Laura Benanti on Embracing Comedy and Getting Inside Melania Trump’s Head

Laura Benanti has been nominated for five Tony Awards (with one win) and appeared in dozens of TV shows and movies since making her Broadway debut at 19 years old as Maria in The Sound of Music. But as the title of her new solo stage show attests, she still reminds herself on a daily

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Laura Benanti has been nominated for five Tony Awards (with one win) and appeared in dozens of TV shows and movies since making her Broadway debut at 19 years old as Maria in The Sound of Music. But as the title of her new solo stage show attests, she still reminds herself on a daily basis that “nobody cares” about her many accomplishments.

In this episode of The Last Laugh podcast, Benanti talks about mining her most embarrassing life stories for musical comedy in her new show, which returns to the New York stage and premieres on Audible next month. She also reveals how playing Melania Trump on The Late Show with Stephen Colbert finally made people take her “seriously” as a comedic actress and what she thinks is going through the former first lady’s head as her husband stands trial for paying hush money to porn star Stormy Daniels.

When I ask Benanti about the bold decision to call her new show Nobody Cares, she admits it stems from a fear of indifference from the industry that has provided her livelihood for more than 25 years. “I know other actors who sort of feel similarly where you’re like, what else do I need to do before I am anointed? When do I get my fucking crown?” she says. “And it always feels like it’s just one rung up the ladder, and then I’m going to be there. And you get there, and you’re like, ‘What? The ladder got taller?!’”

Benanti says that while she’s consumed with “self doubt” about not being successful enough,” I know there’s someone else who’s looking at me going, oh my God, that’s so amazing! Just like I look at Kathryn Hahn or whatever.” It’s that feeling that fuels the self-deprecating comedy in Nobody Cares.

“There are not a lot of people who at 44 have been married three times, which is its own cross to bear,” she says, stressing that those wounds were “self-inflicted.” Benanti says she finds the reaction she gets when she shares that fact, among other personal humiliations, on stage both “deeply upsetting” and at the same time “extremely funny.”

“So for me, a lot of the painful things that I’ve gone through in life are funny,” she adds. “And my hope is that it makes people laugh, and also, maybe at some level, enables them to look at a hard thing in their life through the lens of a sense of humor and go, like, OK, it is a little funny.”

If there’s one role that has helped Benanti achieve that next level of fame she desires at this stage of her career, it was probably the 12 appearances she made as Melania Trump alongside Stephen Colbert over the past eight years. “For lack of a better term, it made people take me seriously as a comedian,” she says, noting that the gig helped open the door to comedic roles on TV shows like Amy Schumer’s Life & Beth and movies like the Jennifer Lawrence vehicle No Hard Feelings.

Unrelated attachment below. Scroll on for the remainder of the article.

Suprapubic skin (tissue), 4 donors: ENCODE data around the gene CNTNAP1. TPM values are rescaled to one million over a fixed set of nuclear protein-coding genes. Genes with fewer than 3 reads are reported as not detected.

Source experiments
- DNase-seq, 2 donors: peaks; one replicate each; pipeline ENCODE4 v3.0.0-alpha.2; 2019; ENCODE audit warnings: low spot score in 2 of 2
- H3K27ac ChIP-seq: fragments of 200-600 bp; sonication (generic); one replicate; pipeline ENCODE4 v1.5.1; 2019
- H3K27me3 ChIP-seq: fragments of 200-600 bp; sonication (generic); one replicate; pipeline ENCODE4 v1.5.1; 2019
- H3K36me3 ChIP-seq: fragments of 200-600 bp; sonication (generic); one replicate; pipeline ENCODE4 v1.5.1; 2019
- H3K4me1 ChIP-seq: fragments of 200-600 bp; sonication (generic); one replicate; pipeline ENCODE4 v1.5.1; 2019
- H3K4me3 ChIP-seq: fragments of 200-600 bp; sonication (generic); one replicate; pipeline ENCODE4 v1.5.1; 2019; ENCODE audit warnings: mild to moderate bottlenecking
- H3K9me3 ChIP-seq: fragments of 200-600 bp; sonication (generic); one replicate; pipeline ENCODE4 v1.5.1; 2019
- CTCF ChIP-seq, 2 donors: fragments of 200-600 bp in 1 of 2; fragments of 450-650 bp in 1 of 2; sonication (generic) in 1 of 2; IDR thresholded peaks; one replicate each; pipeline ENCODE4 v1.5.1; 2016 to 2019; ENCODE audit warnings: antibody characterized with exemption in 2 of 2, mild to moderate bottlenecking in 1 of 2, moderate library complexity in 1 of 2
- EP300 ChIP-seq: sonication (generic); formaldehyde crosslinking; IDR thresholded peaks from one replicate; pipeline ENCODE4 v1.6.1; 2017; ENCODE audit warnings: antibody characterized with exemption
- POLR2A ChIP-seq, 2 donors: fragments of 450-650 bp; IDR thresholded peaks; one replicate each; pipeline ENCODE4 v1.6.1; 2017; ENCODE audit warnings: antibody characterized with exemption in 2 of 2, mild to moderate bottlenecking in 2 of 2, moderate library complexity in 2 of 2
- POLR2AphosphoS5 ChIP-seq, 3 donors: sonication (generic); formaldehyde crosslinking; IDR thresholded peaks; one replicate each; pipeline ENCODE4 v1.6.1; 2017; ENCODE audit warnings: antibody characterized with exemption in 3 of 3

It began with a bit in which Benanti’s Melania defended herself against accusations of plagiarism during the 2src16 Republican National Convention and culminated with an epic musical send-off from Times Square on the eve of President Joe Biden’s inauguration. Since then, she did come back once more to weigh in on the first of many Trump indictments, but has otherwise left her spot-on political impression behind—for now.

“We sort of stopped doing her as much as we had been on purpose,” Benanti explains. “We don’t want to give them quite as much air time. It never stopped being as funny. We were just like, he’s not going to be the president anymore, so, bye!”

Benanti manages to look so much like the former first lady when she’s in full hair and makeup, she says, that she has been heckled by Trump haters while filming on the streets of New York and has even seen her photograph used online for stories about the real Melania.

Now, as she watches Donald Trump’s hush money trial unfold in real time, Benanti says she can sense that Melania might be staying away from the courtroom because she has “empathy” for Stormy Daniels.

“Look, I think she has absolutely contributed to some horrendous things,” she says. “I don’t want to make her seem innocent, or like ‘poor Rapunzel,’ at all. She has perpetuated multiple lies and done horrible, horrible things. And also, I think she fucking hates that guy. And I think she only does what she has to do. And she’s not about to go sit in a courtroom and watch this go down. She’s like, ‘I will stand by my man as much as my contract obligates me to. And this was not in our contract.’”

With yet another Trump election on the horizon, Benanti says people have been asking her if she wants him to win so that her impression will stay relevant. “And I’m like, no, I will gladly give up this character,” she says bluntly. “My hope is that I’ll never have to play her again. But also, I really do love playing her.”

Listen to the episode now and follow The Last Laugh on Apple Podcasts, Spotify, Google, or wherever you get your podcasts to be the first to hear new episodes when they are released every Wednesday.

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